From traditional Southern fried favorites to hot new interpretations, restaurant operators are menuing a variety of fried chicken selections that satisfy consumers’ cravings for bold versions of their old favorite.
Fried chicken has become more popular than ever as chefs devise creative iterations to satisfy many different taste preferences. Operators say the key is to add new, adventurous levels of flavor that elevate the time-tested fried chicken to innovative new menu heights.
Fried chicken has been a longtime favorite food in the South, but people everywhere enjoy it, says Jonathan Elwell, campus executive chef at Georgia Institute of Technology in Atlanta. Every Thursday night fried chicken is featured in the campus dining rooms and the student center. In fact, it has become such a popular night, says Elwell, “that faculty and students line up down the hall and downstairs. They love fried chicken. Everyone grew up with it.”
Elwell points out that fried chicken transcends different cultures, which appeals to Georgia Tech's diverse student population. “You see people of all ethnicities in there enjoying the fried chicken,” he says.
Often the differences in the various ethnic versions of fried chicken come from the flavors in which the chicken is marinated, he says. For example, fried chicken with an Asian influence might contain soy, ginger and garlic in the marinade. A Caribbean style fried chicken can be marinated in a jerk seasoning mix.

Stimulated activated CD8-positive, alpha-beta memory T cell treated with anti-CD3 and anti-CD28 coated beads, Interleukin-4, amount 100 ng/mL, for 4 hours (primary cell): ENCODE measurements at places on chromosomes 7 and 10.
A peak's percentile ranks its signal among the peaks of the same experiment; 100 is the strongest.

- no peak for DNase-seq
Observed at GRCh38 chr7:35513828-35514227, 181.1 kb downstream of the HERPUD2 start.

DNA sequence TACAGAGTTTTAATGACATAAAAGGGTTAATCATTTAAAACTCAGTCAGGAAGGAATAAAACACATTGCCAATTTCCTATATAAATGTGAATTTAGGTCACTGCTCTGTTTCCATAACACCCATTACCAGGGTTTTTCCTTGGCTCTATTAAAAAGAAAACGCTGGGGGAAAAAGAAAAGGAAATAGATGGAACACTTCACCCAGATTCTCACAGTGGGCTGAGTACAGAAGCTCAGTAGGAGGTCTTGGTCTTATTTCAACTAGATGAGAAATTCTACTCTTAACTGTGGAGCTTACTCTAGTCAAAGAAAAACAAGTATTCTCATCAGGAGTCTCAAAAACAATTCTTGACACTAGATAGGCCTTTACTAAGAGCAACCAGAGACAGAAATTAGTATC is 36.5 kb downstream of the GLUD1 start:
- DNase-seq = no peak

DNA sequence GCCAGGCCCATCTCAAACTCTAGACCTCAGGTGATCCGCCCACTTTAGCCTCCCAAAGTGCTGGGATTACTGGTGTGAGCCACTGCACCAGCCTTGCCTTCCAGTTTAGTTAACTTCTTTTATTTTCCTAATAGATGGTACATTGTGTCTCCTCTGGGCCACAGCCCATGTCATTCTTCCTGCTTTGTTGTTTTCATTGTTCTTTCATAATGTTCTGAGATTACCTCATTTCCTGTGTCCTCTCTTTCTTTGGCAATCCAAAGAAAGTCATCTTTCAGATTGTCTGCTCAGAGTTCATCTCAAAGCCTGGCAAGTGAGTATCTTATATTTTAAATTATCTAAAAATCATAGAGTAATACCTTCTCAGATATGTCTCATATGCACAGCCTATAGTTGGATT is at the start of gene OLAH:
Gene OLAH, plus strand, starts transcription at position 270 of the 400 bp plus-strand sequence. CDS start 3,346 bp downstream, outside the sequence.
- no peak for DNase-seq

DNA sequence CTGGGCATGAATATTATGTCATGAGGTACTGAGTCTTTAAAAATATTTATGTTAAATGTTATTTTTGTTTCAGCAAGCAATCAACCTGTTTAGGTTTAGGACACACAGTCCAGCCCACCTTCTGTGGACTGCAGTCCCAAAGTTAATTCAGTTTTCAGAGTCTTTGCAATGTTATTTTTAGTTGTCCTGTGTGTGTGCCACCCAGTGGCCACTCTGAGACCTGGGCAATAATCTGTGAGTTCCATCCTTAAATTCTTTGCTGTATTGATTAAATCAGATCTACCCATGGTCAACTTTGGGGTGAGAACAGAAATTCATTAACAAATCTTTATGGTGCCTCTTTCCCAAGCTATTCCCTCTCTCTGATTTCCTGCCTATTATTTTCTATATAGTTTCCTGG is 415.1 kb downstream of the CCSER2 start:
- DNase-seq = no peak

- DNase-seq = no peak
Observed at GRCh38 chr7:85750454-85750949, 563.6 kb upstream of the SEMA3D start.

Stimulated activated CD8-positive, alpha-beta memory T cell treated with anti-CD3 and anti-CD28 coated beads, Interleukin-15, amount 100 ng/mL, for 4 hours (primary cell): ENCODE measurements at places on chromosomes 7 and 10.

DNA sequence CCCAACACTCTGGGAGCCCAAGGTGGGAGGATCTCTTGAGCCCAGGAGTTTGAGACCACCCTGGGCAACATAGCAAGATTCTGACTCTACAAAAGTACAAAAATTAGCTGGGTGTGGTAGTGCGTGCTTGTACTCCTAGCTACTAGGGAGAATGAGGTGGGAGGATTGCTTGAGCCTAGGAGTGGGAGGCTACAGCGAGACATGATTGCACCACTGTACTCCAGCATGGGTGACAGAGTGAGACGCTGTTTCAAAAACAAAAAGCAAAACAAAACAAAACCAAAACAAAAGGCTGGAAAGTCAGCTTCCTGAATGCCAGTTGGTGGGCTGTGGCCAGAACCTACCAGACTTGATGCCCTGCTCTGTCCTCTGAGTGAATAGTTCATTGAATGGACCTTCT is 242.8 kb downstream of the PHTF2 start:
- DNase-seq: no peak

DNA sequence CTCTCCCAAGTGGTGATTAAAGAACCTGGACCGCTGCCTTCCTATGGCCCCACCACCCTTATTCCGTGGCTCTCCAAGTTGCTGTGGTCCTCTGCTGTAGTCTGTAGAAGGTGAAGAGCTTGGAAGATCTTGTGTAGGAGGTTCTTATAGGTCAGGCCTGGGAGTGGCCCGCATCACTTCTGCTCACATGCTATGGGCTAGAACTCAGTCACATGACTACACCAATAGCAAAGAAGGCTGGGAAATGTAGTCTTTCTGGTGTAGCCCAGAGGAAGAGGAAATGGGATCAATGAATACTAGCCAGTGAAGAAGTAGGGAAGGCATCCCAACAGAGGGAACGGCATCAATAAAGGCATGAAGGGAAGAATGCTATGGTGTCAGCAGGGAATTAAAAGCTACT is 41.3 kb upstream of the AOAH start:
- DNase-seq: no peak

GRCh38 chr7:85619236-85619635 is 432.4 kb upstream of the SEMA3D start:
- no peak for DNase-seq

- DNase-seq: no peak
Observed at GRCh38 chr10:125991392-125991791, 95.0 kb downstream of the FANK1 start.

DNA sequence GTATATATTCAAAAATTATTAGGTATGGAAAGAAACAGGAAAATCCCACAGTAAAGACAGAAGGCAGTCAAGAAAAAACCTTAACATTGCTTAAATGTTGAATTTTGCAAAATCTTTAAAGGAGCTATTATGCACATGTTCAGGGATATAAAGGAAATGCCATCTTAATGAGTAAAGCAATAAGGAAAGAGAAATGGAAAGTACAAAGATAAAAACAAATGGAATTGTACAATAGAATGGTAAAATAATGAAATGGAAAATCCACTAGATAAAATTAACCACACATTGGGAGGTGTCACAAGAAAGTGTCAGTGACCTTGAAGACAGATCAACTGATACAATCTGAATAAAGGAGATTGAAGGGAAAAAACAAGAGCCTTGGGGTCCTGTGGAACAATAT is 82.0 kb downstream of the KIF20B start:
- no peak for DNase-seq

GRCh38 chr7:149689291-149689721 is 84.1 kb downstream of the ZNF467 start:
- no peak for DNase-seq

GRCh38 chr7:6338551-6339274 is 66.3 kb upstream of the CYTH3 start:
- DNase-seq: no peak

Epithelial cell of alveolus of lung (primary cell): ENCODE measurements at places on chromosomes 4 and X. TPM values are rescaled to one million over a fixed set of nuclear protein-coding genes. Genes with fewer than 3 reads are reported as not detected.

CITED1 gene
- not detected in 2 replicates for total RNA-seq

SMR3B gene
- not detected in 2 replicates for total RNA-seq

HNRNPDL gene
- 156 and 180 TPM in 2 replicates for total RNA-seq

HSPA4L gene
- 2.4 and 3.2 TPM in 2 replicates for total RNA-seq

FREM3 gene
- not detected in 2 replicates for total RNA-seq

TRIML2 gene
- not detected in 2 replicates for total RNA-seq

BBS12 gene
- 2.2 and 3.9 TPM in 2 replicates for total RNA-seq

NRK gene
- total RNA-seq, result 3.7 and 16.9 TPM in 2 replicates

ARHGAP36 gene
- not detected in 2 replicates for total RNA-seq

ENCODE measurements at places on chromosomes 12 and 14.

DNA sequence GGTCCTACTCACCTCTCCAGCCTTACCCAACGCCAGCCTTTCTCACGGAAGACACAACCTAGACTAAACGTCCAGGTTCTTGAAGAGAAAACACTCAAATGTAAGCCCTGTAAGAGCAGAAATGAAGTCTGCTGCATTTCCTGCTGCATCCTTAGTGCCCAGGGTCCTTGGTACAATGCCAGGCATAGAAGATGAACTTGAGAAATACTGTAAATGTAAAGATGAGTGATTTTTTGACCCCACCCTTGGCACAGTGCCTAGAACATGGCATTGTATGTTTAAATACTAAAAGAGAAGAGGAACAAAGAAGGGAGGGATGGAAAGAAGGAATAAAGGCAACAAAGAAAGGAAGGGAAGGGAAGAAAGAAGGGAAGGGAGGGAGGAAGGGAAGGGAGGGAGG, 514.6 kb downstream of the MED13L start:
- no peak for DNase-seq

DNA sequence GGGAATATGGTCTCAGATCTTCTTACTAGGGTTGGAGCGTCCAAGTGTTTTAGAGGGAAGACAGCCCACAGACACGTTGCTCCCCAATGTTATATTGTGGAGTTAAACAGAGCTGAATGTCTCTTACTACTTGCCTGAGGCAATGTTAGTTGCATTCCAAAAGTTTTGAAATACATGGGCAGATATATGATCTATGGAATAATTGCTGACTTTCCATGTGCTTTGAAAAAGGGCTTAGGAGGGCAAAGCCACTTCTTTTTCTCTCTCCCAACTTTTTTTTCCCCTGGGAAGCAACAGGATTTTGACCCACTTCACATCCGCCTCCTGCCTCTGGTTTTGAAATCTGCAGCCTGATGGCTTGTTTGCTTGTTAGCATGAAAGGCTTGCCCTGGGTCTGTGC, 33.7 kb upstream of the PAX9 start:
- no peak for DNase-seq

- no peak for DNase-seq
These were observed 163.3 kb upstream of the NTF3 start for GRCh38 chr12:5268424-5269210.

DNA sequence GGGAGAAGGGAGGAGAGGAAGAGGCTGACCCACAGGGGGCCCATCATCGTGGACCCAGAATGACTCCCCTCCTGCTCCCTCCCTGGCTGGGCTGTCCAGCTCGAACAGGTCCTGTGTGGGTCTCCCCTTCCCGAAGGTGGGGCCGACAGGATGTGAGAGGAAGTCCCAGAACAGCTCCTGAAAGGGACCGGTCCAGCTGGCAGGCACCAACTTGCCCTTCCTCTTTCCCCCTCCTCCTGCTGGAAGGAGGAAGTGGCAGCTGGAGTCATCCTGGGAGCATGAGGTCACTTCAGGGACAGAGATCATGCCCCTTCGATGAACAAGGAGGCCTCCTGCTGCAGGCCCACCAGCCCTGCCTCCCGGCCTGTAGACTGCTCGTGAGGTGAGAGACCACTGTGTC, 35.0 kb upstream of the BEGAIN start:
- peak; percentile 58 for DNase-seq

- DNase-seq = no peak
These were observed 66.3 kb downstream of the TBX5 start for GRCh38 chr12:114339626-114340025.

The seasonings that are added after cooking make a difference too. To prepare a Cajun style chicken, Elwell adds blackening spices after it is removed from the fryer.
“The biggest part is making sure you marinate it ahead of time, and when you fry it, the flavor is going to carry through,” Elwell says. For Georgia Tech's Thursday night fried chicken extravaganza, he uses hot sauce and marinates the chicken overnight. “The heat and the vinegar from the hot sauce will start to tenderize it just a touch.” Flavors are also amped up by the 11-ingredient fried chicken flour mix, which includes paprika, peppers, nutmeg and others.
One fried chicken variation that is on trend now is hot chicken, which reportedly got its start in Tennessee and is often served with a cayenne paste, pickles and white bread. Regional chains that offer hot chicken are getting much attention from consumers, and restaurateurs from independents to national operators are offering their own variations.
But while hot chicken has grown in popularity over the past several years, many consumers still crave a more traditional fried chicken experience, says Rob McDaniel, chef at SpringHouse in Alexander City, Ala. His favorite variation involves a multi-step process that begins with hot-smoking the chicken and then allowing it to cool. He then breaks the chicken down into breast, wing, leg and thigh portions, and soaks them in a mixture that includes buttermilk, TABASCO® Sauce, salt and black pepper. While the chicken soaks, McDaniel mixes flour, garlic powder, onion powder, salt and black pepper. He drains the chicken, tosses it in the flour mixture and fries it in peanut oil for three to four minutes. The chicken then is placed on a cookie sheet with a resting rack.